Index cases from a clinically relevant cohort of 102 Spanish families with at least 3 cases of breast and/or ovarian cancer (at least 1 case diagnosed before age 50) in the same lineage were screened for germline mutations in the entire coding sequence and intron boundaries of the breast cancer susceptibility genes BRCA1 and BRCA2. Overall, the prevalence of mutations was 43% in female breast/ovarian cancer families, 15% in female breast cancer families and 100% in male breast cancer families. Three recurrent mutations (185delAG, 589delCT and A1708E) explained 63% of BRCA1-related families. Early age at diagnosis of breast cancer, ovarian cancer, bilateral breast cancer, concomitant breast/ovarian cancer in a single patient and prostate cancer but not unilateral breast cancer were associated with BRCA1 and BRCA2 mutations. Male breast cancer was associated with BRCA2 mutations. The presence of male breast cancer was the only cancer phenotype that distinguished BRCA2- from BRCA1-related families. We have developed a logistic regression model for predicting the probability of harbouring a mutation in either BRCA1 or BRCA2 as a function of the cancer phenotype present in the family. The predictive positive and negative values of this model were 77.4% and 79%, respectively (probability cutoff of 30%). The findings of our work may be a useful tool for increasing the cost-effectiveness of genetic testing in familial cancer clinics.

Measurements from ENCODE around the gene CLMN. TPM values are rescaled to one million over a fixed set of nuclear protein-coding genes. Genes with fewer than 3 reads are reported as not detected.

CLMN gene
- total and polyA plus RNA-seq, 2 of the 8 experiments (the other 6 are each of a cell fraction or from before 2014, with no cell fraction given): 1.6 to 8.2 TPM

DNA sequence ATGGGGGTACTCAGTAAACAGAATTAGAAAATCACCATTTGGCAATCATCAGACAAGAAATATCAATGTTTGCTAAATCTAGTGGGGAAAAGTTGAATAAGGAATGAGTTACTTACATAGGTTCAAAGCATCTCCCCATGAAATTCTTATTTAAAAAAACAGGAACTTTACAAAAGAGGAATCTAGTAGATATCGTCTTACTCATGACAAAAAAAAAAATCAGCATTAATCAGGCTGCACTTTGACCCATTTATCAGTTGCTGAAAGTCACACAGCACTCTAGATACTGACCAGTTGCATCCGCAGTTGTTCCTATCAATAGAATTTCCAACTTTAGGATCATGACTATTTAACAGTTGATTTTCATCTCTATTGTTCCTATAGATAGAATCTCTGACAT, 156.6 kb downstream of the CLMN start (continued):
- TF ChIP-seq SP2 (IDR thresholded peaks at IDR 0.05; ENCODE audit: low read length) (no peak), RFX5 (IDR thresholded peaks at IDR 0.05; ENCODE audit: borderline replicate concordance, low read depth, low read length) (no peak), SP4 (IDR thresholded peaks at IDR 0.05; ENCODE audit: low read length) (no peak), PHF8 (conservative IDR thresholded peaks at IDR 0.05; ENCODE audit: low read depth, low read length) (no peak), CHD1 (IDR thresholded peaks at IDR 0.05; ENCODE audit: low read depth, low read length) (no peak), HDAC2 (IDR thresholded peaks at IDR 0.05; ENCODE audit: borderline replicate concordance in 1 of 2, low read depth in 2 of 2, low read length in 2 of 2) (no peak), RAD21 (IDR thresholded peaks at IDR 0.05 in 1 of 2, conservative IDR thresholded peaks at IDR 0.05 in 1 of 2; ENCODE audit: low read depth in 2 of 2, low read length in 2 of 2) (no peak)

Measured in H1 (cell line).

Copyright 2001 Wiley-Liss, Inc.